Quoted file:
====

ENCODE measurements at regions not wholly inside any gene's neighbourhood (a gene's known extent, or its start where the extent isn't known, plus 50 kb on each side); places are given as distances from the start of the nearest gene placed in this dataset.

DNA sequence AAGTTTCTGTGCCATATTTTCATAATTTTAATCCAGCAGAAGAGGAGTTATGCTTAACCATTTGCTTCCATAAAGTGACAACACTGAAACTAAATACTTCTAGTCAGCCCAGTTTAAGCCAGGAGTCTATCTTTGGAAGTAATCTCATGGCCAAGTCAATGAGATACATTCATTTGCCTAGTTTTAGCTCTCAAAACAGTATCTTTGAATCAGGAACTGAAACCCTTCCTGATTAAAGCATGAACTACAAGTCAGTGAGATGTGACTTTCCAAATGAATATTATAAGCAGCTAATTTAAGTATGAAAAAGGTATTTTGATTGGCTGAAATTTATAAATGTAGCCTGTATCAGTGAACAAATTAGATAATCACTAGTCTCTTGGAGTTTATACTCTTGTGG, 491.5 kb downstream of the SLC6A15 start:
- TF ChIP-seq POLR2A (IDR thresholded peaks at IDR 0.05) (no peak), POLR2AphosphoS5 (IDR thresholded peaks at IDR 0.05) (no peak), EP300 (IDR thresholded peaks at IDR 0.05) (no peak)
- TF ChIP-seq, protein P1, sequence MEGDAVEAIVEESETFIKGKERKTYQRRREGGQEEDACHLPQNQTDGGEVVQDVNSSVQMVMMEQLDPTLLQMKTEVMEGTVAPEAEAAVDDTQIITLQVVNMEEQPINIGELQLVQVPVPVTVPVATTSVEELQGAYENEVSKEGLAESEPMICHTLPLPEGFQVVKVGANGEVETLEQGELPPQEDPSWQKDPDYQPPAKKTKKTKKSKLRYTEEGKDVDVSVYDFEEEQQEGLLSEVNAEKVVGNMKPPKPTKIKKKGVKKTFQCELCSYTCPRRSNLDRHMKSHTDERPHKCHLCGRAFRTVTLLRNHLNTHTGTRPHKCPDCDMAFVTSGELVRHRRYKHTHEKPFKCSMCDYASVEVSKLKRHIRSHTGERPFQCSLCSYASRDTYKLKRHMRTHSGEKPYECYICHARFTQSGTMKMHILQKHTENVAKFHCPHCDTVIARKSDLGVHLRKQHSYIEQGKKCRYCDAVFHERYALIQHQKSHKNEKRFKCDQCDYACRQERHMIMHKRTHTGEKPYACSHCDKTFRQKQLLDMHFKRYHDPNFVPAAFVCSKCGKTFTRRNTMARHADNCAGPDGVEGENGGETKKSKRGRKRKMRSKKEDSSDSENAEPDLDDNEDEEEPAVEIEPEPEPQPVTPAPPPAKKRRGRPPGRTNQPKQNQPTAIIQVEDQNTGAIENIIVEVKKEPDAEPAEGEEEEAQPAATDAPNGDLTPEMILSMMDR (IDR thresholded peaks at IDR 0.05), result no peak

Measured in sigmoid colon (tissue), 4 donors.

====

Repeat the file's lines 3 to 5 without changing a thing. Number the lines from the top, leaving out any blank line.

- TF ChIP-seq POLR2A (IDR thresholded peaks at IDR 0.05) (no peak), POLR2AphosphoS5 (IDR thresholded peaks at IDR 0.05) (no peak), EP300 (IDR thresholded peaks at IDR 0.05) (no peak)
- TF ChIP-seq, protein P1, sequence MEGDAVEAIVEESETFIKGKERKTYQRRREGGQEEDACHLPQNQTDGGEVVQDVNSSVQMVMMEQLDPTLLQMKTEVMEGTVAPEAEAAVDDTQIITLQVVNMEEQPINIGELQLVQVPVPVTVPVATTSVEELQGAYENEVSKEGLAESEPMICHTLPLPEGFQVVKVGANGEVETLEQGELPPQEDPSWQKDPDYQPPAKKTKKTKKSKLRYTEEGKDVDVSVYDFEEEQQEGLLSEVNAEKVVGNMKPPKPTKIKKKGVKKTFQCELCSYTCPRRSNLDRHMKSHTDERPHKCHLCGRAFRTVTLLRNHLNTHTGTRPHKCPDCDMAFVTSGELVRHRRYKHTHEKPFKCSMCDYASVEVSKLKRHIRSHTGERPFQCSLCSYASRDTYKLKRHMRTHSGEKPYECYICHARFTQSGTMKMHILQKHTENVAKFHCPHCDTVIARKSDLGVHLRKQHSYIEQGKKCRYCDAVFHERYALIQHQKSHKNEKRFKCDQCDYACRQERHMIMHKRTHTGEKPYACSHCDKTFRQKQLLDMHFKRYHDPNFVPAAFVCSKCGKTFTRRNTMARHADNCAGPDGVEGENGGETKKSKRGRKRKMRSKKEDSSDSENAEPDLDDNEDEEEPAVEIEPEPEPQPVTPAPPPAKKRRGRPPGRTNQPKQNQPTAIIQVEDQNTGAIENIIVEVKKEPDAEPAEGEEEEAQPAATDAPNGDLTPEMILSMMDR (IDR thresholded peaks at IDR 0.05), result no peak

Measured in sigmoid colon (tissue), 4 donors.